REVIEW: American Mummy
– By Allan Lear
I imagine we’re mainly members of Western cultures here, so nobody will need much expansion when I refer to the pathetic post-Enlightenment backsliding that has witnessed the Anglophonic nations sink into increasing decadence, irrelevance and even self-parody in the past century or so. The irony is that while we view the end of the Second World War as the ultimate triumph of liberal social democracy over the forces of barbarism, its consequence for the American-led West has been permission to indulge all the worst aspects of our social psyches that made Enlightenment values a necessary correction in the first place.
The increasing shallowness of our thought is predominantly noticeable in the visual media, where the focus on cosmesis at the cost of total vapidity has increased exponentially on a daily basis since the Lumiere brothers first invented drive-in shadow puppetry. Lord Reith famously proclaimed that television should be utilised to educate, inform and ENTERTAIN, and Hollywood has taken this prescription entirely to heart.
The ludicrous and unconsidered optical hogwash that floods our occipital lobes in a constant stream of hyperactive dysaesthesia is responsible for many ills in our current society, from the desperate cult of bodily self-mutilation in a quest for plasticised immortality to the horrendous psychological damage inflicted on teenagers (mainly girls but also many boys) by the ludicrous and illusory standard of physiological perfection mandated by the tyrannous ubiquity of the airbrush.
Furthermore, it is in the nature of capitalism that entertainment will be produced by appeal to the argumentum ad populum fallacy. Any thoughtful content which may have been intended by the originator of an intellectual property will be carefully pruned away from the product, like the toxic ovaries of a fugu blowfish, lest it baffle or offput the lowest common denominator from expending their disposal income in the cinema.
Nevertheless it is extremely uncommon for any entertainer other than Michael Bay to come out into the open and proclaim, “My oeuvre is vacuous shite but it looks pretty! Devour it with your eyes while your brain atrophies and dies!” I believe this is frowned upon in the major film studies for the simple reason that it gives the game away somewhat. It is thus relatively unusual to come across a film like American Mummy.
American Mummy is a gorgeous film. It’s beautifully shot in some bleak, wonderful American desert landscape and great care has been taken not only on location but on all the sets and properties. It tells the story of an archaeological dig that discovers the mummified cadaver of a South American that had washed up in the American West after being ostracised from their own society. The dig team are keen to discover his petrified remains and find clues as to why precisely he was forced to migrate from the Mexican jungle to a cave in a mountain East of Vegas.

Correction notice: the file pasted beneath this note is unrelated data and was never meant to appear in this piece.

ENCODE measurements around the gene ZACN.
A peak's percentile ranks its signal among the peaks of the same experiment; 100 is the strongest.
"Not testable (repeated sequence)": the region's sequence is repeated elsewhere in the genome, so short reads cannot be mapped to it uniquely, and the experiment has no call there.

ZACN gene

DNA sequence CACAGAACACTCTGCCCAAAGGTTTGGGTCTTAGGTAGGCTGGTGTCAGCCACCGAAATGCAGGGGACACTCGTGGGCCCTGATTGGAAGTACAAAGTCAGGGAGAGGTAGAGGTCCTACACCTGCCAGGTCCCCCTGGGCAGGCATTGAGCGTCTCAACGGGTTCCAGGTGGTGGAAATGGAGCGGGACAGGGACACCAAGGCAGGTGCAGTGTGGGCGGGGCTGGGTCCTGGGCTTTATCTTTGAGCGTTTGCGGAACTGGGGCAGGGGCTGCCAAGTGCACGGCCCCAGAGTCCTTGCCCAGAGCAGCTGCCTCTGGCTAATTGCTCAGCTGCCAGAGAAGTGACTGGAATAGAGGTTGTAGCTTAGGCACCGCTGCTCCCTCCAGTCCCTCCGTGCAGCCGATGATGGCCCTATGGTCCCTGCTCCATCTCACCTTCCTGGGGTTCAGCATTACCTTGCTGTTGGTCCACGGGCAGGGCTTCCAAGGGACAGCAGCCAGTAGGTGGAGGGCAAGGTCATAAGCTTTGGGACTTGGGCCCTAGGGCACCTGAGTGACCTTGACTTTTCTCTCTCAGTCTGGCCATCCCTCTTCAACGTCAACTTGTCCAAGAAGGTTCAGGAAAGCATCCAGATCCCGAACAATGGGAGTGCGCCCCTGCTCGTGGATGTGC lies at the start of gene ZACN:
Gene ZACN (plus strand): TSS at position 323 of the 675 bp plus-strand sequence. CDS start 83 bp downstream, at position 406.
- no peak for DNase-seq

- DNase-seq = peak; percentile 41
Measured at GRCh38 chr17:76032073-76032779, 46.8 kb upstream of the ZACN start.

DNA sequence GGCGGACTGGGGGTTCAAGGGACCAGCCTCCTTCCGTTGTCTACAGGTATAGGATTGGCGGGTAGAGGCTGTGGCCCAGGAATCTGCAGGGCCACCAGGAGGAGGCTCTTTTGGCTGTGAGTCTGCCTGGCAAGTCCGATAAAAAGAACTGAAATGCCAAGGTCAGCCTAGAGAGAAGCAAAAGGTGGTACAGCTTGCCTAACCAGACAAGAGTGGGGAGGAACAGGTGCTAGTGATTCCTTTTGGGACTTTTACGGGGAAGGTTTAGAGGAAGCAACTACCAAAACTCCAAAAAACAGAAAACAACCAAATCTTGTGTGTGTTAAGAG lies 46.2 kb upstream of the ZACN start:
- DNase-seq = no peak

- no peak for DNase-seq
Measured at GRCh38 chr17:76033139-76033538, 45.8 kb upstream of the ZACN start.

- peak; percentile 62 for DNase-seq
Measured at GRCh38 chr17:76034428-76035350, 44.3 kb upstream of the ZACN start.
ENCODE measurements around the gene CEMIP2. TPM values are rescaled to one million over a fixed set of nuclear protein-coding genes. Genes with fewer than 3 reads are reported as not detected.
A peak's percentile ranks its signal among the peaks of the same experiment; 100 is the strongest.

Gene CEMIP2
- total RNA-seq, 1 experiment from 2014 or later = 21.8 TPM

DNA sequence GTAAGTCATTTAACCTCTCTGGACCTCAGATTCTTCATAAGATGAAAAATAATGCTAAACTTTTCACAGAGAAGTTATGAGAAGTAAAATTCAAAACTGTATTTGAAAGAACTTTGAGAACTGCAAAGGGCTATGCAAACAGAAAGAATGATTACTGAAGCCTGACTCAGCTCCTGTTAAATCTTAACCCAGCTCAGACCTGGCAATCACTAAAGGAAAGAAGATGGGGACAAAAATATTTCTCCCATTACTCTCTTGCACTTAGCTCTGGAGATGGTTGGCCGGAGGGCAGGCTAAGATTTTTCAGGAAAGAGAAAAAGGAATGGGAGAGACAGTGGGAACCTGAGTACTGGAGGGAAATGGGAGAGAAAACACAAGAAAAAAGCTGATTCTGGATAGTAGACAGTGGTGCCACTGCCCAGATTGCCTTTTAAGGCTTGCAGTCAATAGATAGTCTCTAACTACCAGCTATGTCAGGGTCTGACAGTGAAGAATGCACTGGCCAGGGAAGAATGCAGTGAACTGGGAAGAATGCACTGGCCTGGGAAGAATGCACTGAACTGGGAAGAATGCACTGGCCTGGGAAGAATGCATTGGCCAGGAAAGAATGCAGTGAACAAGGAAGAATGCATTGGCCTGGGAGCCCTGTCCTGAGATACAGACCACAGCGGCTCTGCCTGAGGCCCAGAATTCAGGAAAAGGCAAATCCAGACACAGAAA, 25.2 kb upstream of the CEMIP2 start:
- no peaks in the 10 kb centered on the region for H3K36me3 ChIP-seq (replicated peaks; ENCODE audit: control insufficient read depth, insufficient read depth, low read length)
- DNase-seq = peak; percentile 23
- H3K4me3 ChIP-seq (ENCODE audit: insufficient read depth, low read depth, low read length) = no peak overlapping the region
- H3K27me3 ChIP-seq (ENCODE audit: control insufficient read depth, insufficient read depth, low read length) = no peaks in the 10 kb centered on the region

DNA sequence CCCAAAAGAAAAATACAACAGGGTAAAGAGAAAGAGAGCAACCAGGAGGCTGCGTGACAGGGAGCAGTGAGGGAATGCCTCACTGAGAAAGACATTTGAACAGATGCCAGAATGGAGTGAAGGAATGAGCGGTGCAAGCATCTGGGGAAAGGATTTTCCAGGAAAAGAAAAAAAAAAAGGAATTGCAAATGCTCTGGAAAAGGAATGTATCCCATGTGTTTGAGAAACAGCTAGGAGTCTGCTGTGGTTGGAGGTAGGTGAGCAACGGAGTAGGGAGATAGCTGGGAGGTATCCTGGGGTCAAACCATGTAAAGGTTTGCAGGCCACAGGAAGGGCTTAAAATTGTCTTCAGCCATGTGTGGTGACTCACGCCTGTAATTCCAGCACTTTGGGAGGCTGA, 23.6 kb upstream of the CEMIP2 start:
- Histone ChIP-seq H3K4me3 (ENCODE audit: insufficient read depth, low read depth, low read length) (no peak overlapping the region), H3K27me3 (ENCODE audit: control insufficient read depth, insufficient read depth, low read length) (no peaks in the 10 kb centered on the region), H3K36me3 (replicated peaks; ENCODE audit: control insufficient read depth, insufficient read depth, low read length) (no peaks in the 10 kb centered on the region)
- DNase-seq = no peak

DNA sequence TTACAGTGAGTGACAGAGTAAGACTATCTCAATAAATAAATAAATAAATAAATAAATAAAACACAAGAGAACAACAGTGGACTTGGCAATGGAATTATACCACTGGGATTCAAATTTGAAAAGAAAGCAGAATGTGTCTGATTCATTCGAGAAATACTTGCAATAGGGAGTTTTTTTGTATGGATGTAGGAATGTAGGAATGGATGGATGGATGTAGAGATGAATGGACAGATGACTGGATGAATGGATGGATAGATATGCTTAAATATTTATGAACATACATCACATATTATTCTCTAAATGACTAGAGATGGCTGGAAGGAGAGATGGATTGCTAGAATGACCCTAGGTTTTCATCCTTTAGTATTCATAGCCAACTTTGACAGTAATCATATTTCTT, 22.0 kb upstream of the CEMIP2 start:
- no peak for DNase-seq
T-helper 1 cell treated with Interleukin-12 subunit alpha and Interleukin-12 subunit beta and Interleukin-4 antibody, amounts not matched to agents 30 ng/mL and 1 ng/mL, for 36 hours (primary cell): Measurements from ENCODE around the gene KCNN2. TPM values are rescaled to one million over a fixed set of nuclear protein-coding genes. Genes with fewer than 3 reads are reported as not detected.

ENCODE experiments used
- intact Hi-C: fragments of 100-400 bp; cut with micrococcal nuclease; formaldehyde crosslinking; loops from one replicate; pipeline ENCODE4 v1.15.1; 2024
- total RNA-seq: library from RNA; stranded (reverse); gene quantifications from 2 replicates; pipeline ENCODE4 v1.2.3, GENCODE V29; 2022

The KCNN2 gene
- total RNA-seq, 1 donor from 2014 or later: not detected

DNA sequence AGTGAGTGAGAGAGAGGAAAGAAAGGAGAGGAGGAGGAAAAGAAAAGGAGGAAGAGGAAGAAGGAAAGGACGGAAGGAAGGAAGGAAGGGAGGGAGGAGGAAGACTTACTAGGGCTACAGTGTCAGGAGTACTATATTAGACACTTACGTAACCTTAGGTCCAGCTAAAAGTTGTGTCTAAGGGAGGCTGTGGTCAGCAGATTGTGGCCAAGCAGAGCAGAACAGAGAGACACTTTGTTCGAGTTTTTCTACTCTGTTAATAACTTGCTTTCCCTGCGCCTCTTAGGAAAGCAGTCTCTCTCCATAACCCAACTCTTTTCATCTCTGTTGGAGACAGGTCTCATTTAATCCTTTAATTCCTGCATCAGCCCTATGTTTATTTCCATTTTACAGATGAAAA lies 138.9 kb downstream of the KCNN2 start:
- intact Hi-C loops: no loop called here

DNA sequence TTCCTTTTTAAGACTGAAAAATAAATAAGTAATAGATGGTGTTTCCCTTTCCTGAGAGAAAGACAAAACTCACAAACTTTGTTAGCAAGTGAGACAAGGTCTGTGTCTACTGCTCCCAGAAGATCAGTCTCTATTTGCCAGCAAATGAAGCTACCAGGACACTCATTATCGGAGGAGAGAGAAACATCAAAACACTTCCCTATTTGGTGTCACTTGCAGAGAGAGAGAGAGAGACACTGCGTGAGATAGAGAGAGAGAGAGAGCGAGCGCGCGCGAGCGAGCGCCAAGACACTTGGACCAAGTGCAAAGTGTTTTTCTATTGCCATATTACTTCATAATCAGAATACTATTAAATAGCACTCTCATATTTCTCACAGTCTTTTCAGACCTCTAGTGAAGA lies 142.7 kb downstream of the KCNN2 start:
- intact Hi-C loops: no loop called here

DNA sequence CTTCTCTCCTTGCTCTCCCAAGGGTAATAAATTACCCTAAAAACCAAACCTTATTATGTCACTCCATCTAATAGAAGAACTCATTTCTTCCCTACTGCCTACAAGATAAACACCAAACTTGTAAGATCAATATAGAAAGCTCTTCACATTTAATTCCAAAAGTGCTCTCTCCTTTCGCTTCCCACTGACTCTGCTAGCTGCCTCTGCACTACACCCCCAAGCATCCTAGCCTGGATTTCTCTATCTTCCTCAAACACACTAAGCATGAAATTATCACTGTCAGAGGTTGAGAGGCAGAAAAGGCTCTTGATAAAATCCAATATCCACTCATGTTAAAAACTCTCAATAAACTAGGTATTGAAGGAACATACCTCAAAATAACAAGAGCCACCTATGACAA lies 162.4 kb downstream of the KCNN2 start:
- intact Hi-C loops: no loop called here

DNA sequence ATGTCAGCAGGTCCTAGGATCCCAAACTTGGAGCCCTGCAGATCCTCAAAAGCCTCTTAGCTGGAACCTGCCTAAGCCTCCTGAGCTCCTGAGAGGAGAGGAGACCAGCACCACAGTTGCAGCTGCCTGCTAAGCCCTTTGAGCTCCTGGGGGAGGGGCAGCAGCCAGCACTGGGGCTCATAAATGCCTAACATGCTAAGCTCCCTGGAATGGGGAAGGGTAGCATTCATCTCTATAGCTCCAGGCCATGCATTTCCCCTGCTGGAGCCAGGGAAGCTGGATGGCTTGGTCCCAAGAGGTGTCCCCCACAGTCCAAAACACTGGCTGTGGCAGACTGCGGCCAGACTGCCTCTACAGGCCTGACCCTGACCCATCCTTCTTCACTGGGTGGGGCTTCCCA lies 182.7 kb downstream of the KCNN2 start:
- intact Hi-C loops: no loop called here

Of course, South American religions are notorious for being involved in extensive human sacrifice, and this gentleman was, in life, no exception. A devotee of Quetzalcoatl, he is entombed in beautiful feathered décor and he looks stunning.
Naturally, this being a horror movie, you can’t unearth a ravishing mummy without everything going to shit, and the behaviour of everyone on the dig team suddenly goes odd until they’re all covered in blood and miserable. The presence of unreliable corporate influence in their midst, qua the Alien movies, does little but exacerbate the situation.
Some truly exceptional work has been done on this film. Not only does the mummy look gorgeous, but the whole archaeological dig area is wonderfully convincing. Seemingly filmed on location, which must be tricky for a low-budget film in a desert area, the film has a wonderfully realistic central locale and the whole production department must be lauded for the great success of their efforts.
For that reason alone, it’s truly a great shame that American Mummy is a passel of shite.
It’s not that the plot is banal and uninspired, or that the dialogue is flabby and unreal, though they are. More than anything, it’s the acting. Oh, fuck me, the acting. Almost none of the so-called actors who infest the celluloid of this film, getting in the way of the lovely scenery and messing up the props, have ever been taught in their lives to deliver a line. Every one of them sounds like a reality TV star reading a script to camera, or an English footballer semi-literately bluffing his way through an autocue spiel for Sport Relief. Suzy Block, in the lead, and Rudy Marquez, trailing a long way further down the cast list in support, do their absolute best to overcome the stumbling inadequacy of the script, but the rest of the cast are millstones around their necks. And they drown.
The only hope for American Mummy is that ground-breaking new technology will enable some future director’s cut to take all the action out of it and put a better film in front of the lovely backgrounds. In the meantime, I recommend putting it on with the volume off and using it as backdrop to a party, the way some people will just put the image of a crackling log fire on the television to placebo-warm the room on a chill winter’s day. Or not bothering.